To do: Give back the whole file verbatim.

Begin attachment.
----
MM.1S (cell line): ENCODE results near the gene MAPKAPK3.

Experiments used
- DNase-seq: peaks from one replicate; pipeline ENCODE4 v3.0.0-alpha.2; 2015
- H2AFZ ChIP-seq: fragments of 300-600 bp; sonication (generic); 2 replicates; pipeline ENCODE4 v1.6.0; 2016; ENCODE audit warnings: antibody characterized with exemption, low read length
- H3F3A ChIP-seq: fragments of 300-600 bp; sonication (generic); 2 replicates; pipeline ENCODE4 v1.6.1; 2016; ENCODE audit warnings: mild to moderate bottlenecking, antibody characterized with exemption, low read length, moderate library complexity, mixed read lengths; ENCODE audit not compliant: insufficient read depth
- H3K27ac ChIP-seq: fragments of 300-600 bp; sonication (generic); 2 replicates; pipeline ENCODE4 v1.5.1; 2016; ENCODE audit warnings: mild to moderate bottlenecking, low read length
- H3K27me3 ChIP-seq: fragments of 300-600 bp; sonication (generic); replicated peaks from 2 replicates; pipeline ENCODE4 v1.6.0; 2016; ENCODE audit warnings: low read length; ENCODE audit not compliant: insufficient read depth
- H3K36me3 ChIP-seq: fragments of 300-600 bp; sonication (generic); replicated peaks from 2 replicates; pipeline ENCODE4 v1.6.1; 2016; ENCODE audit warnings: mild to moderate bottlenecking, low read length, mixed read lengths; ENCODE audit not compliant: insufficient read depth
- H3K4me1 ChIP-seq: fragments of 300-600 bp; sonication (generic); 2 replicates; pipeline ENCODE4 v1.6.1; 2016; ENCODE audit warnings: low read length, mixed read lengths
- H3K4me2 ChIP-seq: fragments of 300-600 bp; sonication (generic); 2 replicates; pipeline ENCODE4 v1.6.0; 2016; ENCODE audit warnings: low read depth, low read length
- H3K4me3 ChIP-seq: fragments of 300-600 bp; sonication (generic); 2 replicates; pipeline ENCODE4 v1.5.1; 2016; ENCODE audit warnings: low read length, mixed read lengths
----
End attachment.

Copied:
MM.1S (cell line): ENCODE results near the gene MAPKAPK3.

Experiments used
- DNase-seq: peaks from one replicate; pipeline ENCODE4 v3.0.0-alpha.2; 2015
- H2AFZ ChIP-seq: fragments of 300-600 bp; sonication (generic); 2 replicates; pipeline ENCODE4 v1.6.0; 2016; ENCODE audit warnings: antibody characterized with exemption, low read length
- H3F3A ChIP-seq: fragments of 300-600 bp; sonication (generic); 2 replicates; pipeline ENCODE4 v1.6.1; 2016; ENCODE audit warnings: mild to moderate bottlenecking, antibody characterized with exemption, low read length, moderate library complexity, mixed read lengths; ENCODE audit not compliant: insufficient read depth
- H3K27ac ChIP-seq: fragments of 300-600 bp; sonication (generic); 2 replicates; pipeline ENCODE4 v1.5.1; 2016; ENCODE audit warnings: mild to moderate bottlenecking, low read length
- H3K27me3 ChIP-seq: fragments of 300-600 bp; sonication (generic); replicated peaks from 2 replicates; pipeline ENCODE4 v1.6.0; 2016; ENCODE audit warnings: low read length; ENCODE audit not compliant: insufficient read depth
- H3K36me3 ChIP-seq: fragments of 300-600 bp; sonication (generic); replicated peaks from 2 replicates; pipeline ENCODE4 v1.6.1; 2016; ENCODE audit warnings: mild to moderate bottlenecking, low read length, mixed read lengths; ENCODE audit not compliant: insufficient read depth
- H3K4me1 ChIP-seq: fragments of 300-600 bp; sonication (generic); 2 replicates; pipeline ENCODE4 v1.6.1; 2016; ENCODE audit warnings: low read length, mixed read lengths
- H3K4me2 ChIP-seq: fragments of 300-600 bp; sonication (generic); 2 replicates; pipeline ENCODE4 v1.6.0; 2016; ENCODE audit warnings: low read depth, low read length
- H3K4me3 ChIP-seq: fragments of 300-600 bp; sonication (generic); 2 replicates; pipeline ENCODE4 v1.5.1; 2016; ENCODE audit warnings: low read length, mixed read lengths